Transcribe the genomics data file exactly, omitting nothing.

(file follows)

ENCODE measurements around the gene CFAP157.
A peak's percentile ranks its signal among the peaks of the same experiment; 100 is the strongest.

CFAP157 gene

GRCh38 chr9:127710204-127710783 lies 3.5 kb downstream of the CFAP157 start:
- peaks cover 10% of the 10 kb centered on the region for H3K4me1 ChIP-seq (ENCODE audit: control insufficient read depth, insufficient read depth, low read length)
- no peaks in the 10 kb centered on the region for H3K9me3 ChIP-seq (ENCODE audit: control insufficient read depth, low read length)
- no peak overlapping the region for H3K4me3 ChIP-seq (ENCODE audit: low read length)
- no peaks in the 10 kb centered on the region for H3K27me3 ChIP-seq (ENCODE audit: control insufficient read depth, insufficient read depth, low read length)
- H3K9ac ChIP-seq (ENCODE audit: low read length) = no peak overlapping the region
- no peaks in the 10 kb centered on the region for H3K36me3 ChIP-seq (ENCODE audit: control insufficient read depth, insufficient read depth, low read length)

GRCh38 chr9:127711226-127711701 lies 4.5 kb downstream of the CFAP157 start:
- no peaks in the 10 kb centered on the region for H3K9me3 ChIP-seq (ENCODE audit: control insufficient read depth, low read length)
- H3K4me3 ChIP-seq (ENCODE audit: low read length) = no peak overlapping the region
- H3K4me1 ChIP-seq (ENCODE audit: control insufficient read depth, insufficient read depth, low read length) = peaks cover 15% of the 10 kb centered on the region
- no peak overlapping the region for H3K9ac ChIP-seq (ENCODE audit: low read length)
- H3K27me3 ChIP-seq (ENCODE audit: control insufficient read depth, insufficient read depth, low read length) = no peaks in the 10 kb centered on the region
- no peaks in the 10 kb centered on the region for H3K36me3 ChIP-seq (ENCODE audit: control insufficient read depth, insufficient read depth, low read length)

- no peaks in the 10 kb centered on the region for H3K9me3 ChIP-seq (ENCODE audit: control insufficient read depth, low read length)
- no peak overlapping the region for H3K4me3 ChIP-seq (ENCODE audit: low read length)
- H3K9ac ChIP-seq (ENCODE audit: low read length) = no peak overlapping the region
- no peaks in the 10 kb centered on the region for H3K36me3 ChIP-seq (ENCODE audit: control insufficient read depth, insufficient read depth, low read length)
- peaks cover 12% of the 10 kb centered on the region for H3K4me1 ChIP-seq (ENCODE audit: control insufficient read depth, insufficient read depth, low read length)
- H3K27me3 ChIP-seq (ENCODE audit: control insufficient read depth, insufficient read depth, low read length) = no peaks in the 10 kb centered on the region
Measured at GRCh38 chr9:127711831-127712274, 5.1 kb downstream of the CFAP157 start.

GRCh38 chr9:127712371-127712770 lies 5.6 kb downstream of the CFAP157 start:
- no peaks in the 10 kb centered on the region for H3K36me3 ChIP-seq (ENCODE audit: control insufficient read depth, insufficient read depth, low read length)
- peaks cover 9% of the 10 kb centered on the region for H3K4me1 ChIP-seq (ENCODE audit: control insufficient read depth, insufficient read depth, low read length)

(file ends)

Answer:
ENCODE measurements around the gene CFAP157.
A peak's percentile ranks its signal among the peaks of the same experiment; 100 is the strongest.

CFAP157 gene

GRCh38 chr9:127710204-127710783 lies 3.5 kb downstream of the CFAP157 start:
- peaks cover 10% of the 10 kb centered on the region for H3K4me1 ChIP-seq (ENCODE audit: control insufficient read depth, insufficient read depth, low read length)
- no peaks in the 10 kb centered on the region for H3K9me3 ChIP-seq (ENCODE audit: control insufficient read depth, low read length)
- no peak overlapping the region for H3K4me3 ChIP-seq (ENCODE audit: low read length)
- no peaks in the 10 kb centered on the region for H3K27me3 ChIP-seq (ENCODE audit: control insufficient read depth, insufficient read depth, low read length)
- H3K9ac ChIP-seq (ENCODE audit: low read length) = no peak overlapping the region
- no peaks in the 10 kb centered on the region for H3K36me3 ChIP-seq (ENCODE audit: control insufficient read depth, insufficient read depth, low read length)

GRCh38 chr9:127711226-127711701 lies 4.5 kb downstream of the CFAP157 start:
- no peaks in the 10 kb centered on the region for H3K9me3 ChIP-seq (ENCODE audit: control insufficient read depth, low read length)
- H3K4me3 ChIP-seq (ENCODE audit: low read length) = no peak overlapping the region
- H3K4me1 ChIP-seq (ENCODE audit: control insufficient read depth, insufficient read depth, low read length) = peaks cover 15% of the 10 kb centered on the region
- no peak overlapping the region for H3K9ac ChIP-seq (ENCODE audit: low read length)
- H3K27me3 ChIP-seq (ENCODE audit: control insufficient read depth, insufficient read depth, low read length) = no peaks in the 10 kb centered on the region
- no peaks in the 10 kb centered on the region for H3K36me3 ChIP-seq (ENCODE audit: control insufficient read depth, insufficient read depth, low read length)

- no peaks in the 10 kb centered on the region for H3K9me3 ChIP-seq (ENCODE audit: control insufficient read depth, low read length)
- no peak overlapping the region for H3K4me3 ChIP-seq (ENCODE audit: low read length)
- H3K9ac ChIP-seq (ENCODE audit: low read length) = no peak overlapping the region
- no peaks in the 10 kb centered on the region for H3K36me3 ChIP-seq (ENCODE audit: control insufficient read depth, insufficient read depth, low read length)
- peaks cover 12% of the 10 kb centered on the region for H3K4me1 ChIP-seq (ENCODE audit: control insufficient read depth, insufficient read depth, low read length)
- H3K27me3 ChIP-seq (ENCODE audit: control insufficient read depth, insufficient read depth, low read length) = no peaks in the 10 kb centered on the region
Measured at GRCh38 chr9:127711831-127712274, 5.1 kb downstream of the CFAP157 start.

GRCh38 chr9:127712371-127712770 lies 5.6 kb downstream of the CFAP157 start:
- no peaks in the 10 kb centered on the region for H3K36me3 ChIP-seq (ENCODE audit: control insufficient read depth, insufficient read depth, low read length)
- peaks cover 9% of the 10 kb centered on the region for H3K4me1 ChIP-seq (ENCODE audit: control insufficient read depth, insufficient read depth, low read length)